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Boston is not racist

One day after the Montreal Canadiens win against the Boston Bruins in game one of their Eastern Conference quarter final, the talk of many news outlets was the Twitter comments by self admitted Bruins fans being racist towards Canadiens defenceman P.K. Subban.

I wrote about this back in December for Last Word on Sports (link might be temporarily down so here is the Google cached) and I’m sure many others wrote about it when it first started to pop up. The fact this is finally becoming mainstream news is peculiar to me since most hockey fans knew about it for a long time. Probably the greatest example of, “We’re not covering this because we feel it’s necessary but more because we just don’t like Boston” is CBS Detroit, who had the lack of integrity to make their headline “Boston Strong?” and play off a term of endearment from a tragedy that had nothing to do with hockey. They have since changed the headline.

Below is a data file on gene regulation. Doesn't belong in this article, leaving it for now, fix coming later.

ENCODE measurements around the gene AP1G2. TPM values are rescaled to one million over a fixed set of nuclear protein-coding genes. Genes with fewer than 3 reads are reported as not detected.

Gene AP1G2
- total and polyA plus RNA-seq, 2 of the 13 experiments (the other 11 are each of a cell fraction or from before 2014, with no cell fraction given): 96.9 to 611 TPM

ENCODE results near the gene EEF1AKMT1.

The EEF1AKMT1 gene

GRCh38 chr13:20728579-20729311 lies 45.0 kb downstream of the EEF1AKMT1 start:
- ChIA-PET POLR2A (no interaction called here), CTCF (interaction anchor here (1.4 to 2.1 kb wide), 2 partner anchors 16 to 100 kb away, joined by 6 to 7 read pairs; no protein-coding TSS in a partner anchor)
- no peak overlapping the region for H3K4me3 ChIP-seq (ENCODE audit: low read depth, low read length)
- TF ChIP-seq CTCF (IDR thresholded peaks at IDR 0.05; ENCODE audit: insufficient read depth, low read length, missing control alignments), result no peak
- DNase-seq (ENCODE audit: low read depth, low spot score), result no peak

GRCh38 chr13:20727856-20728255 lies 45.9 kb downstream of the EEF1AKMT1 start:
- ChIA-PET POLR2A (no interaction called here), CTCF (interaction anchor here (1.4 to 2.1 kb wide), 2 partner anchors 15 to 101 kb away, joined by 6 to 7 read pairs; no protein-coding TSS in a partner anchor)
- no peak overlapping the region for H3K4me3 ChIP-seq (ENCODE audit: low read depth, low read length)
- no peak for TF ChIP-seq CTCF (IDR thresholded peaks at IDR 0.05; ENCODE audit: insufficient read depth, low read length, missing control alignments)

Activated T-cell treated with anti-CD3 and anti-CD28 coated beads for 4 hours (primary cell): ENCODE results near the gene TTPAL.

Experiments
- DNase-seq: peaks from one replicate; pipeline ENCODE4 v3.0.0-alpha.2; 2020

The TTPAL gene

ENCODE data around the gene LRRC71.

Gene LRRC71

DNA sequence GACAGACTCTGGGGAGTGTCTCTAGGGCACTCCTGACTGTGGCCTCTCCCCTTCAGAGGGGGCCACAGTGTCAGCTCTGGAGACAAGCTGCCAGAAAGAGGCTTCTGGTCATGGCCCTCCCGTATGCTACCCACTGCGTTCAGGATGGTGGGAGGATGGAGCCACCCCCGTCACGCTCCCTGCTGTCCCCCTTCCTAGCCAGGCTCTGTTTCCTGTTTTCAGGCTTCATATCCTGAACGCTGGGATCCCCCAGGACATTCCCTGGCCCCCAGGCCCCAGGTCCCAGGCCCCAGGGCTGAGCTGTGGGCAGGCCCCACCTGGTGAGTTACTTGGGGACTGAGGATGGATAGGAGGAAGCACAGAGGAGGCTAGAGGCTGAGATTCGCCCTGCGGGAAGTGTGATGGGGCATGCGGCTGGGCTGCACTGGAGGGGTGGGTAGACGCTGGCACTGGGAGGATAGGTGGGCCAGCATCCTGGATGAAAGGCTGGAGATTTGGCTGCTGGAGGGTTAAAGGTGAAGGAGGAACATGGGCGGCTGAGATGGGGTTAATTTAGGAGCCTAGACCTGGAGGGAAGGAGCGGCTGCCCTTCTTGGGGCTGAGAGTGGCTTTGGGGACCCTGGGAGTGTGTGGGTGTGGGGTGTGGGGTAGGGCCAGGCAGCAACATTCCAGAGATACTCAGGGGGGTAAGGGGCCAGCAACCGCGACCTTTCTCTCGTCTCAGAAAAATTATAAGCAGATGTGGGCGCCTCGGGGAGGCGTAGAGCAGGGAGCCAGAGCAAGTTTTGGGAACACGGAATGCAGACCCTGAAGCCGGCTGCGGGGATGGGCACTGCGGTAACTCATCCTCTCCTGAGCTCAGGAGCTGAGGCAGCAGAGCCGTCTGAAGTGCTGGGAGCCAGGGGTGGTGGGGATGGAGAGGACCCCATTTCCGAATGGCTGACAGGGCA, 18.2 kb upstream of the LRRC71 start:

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Over and over I see the same remarks made about the issue in that the Boston Bruins fans who wrote it are not “real” fans and that putting too much focus on the Boston Bruins is wrong. The truth is that there’s no such thing as a “real” fan. You claim to be a fan and you are a fan. That’s how it is. Unless you’re actually a fan of another team and masquerading as a Bruins fan just to demean their image (which people have actually claimed on the Boston Herald comment section), every racist wearing the spoked B is a Boston Bruins fan. What’s important is for other Boston Bruins fans to say to these guys that they do not belong. That was also the point of my LWOS article. Bruins fans need to call other Bruins fans out because they certainly are not listening to anyone else. It’s easy to take these accusations personal and ask, “But what about the other racists?” but just because there’s racism in the Congo doesn’t mean it can be ignored in North America. Everyone needs to be confronted, but in the news now is Boston. Trust me, I’m fully aware that the some of the same people going after Bruins fans for racism have openly supported the murder of innocent people. Photo via Patrick Power Jr. and PeeJay1388: